The long read: Around the world in nine microgrids

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From pv magazine, November 2019 issue

Control systems for microgrids are already performing a wide range of tasks in real-world projects. Among other things, control systems are designed to increase the share of renewable energy in the local electricity mix, reduce the operating costs of the power supply, and provide emergency backup power to maintain critical infrastructure in the event of disruptions to the public grid. Research groups are often involved in developing the new concepts of tomorrow’s energy supply and testing in real-world conditions. Among the projects presented here are autonomous, standalone power networks, as well as grid-parallel installations for municipalities, companies, energy suppliers, shopping centers and prisons.

Microgrid control systems

pv magazine’s market overview of Microgrid control systems presents international providers and their products. It is aimed at systems that connect several different residential/commercial/industrial parties or buildings with individual energy system assets to a fully functional microgrid. “Smaller” energy management systems e.g. for single-family homes or individual commercial enterprises are not part of this overview. Access the overview

Electricity for day-trippers

For several centuries, South Africa’s Robben Island was a penal colony. Nelson Mandela spent 18 years of his 27-year imprisonment here. In the 1990s the prison was closed, and the island was converted into a national monument. In 1999, Robben Island was designated a World Heritage Site. The former prison is now a museum that is visited by around 2,000 tourists a day. Some 200 people also live on the island – mostly tour guides and museum employees. Previously, the island’s power was supplied exclusively by diesel generators. In 2017, ABB built a microgrid that supplies the island with solar power for at least nine months of the year and reduces the island’s CO2 emissions by 75%.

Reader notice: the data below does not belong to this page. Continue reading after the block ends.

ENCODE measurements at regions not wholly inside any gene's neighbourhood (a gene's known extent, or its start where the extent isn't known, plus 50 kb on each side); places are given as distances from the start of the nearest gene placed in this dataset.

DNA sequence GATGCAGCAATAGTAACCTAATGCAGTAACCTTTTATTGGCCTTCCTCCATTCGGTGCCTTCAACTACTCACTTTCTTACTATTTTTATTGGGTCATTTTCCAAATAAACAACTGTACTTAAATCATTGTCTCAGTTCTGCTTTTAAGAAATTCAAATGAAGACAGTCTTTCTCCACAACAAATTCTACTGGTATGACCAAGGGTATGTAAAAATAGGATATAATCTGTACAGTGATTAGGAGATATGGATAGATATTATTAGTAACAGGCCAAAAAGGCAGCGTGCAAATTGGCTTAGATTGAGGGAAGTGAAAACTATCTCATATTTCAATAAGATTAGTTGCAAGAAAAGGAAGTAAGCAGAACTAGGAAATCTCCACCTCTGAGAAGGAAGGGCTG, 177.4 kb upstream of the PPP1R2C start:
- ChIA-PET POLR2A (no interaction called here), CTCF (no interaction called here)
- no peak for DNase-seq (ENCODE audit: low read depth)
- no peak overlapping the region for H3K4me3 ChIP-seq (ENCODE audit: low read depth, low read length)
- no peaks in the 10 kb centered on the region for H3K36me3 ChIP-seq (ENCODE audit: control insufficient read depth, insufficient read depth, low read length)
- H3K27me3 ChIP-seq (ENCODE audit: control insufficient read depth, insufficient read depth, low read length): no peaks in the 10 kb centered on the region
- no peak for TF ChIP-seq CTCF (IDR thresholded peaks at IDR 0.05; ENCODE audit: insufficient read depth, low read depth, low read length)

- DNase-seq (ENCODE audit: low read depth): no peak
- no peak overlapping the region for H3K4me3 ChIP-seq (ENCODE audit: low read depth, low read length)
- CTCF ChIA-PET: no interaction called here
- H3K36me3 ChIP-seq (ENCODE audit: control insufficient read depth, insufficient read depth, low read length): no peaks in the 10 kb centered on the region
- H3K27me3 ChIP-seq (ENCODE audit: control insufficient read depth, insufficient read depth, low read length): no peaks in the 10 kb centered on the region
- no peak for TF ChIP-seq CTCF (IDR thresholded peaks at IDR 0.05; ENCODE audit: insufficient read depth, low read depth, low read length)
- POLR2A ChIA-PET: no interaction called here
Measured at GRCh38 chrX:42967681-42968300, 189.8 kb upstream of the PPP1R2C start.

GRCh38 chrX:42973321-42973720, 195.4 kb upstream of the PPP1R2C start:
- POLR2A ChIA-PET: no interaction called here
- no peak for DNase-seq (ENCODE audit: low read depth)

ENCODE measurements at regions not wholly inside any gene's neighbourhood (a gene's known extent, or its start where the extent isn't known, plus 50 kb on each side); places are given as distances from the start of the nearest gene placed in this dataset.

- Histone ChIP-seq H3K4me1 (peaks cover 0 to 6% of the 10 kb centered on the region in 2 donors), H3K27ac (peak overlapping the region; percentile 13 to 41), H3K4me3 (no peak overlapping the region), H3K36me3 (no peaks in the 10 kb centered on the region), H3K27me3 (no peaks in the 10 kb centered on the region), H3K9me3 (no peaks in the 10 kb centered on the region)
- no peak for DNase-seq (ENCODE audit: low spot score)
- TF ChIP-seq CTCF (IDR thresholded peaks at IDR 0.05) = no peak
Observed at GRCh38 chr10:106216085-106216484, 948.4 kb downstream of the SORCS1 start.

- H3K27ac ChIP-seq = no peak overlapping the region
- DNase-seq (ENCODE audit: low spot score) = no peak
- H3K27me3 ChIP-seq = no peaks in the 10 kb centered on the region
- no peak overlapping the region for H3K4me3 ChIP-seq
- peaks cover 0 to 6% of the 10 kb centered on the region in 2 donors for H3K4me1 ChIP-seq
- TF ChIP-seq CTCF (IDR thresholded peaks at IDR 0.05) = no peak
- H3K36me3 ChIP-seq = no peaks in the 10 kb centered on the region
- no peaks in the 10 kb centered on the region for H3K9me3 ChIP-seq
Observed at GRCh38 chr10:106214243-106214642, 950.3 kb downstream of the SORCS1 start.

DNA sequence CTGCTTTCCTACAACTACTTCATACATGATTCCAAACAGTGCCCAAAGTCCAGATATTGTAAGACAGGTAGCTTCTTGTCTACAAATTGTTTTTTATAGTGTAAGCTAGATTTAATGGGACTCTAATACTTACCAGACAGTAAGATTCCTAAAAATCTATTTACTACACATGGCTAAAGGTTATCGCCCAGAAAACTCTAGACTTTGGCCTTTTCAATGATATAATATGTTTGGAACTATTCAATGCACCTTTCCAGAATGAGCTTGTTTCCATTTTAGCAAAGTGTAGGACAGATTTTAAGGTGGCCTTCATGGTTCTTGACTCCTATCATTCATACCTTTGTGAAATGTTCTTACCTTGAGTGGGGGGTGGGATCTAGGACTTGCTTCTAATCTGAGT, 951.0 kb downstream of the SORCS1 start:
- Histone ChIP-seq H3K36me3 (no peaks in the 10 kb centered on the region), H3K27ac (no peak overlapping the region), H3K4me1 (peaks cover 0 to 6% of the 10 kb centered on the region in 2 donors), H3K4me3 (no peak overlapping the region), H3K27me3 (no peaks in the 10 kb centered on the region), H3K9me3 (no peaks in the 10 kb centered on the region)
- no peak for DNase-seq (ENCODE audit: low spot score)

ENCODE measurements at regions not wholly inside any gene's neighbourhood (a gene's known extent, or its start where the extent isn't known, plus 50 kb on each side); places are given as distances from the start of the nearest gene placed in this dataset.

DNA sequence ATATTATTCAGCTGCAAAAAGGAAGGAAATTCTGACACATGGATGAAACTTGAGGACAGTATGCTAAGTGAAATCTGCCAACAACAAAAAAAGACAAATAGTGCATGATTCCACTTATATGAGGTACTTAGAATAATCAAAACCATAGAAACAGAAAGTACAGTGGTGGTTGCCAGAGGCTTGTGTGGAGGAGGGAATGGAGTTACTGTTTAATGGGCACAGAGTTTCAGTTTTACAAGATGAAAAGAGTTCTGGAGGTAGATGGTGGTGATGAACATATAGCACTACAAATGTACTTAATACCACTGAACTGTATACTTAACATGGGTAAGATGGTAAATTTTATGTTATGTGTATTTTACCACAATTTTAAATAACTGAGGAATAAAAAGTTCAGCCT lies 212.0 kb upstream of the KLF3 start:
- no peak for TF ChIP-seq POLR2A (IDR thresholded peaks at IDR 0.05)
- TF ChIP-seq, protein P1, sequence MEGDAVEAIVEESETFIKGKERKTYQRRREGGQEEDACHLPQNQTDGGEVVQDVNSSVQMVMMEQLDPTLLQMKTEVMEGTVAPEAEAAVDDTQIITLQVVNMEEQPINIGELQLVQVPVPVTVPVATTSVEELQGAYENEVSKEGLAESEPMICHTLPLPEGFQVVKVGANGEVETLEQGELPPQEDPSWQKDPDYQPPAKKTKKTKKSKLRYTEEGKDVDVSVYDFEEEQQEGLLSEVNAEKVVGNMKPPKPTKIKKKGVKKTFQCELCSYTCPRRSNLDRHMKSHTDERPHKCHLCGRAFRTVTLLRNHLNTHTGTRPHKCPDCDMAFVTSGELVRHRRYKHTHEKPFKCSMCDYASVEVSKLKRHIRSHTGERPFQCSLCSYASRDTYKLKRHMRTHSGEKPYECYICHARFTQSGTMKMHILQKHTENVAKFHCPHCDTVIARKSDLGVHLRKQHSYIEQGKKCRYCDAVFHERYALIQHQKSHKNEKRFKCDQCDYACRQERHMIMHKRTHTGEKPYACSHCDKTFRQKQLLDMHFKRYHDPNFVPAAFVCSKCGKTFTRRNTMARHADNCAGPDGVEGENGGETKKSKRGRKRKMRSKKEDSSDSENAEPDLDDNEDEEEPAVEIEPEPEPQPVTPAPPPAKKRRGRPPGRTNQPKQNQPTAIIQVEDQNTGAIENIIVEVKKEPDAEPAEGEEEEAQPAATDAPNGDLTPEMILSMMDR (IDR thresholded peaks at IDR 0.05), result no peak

The microgrid consists of a photovoltaic system with a rated output of 667 kW, and a battery storage system with a capacity of 837 kWh. A remaining 500 kW, diesel-fired power plant ensures reliable supply even when the sky is cloudy and the batteries are drained. The complete system is monitored and controlled from Cape Town. As a result, it is no longer necessary to have a service team for the electricity grid permanently stationed on the island.

High voltage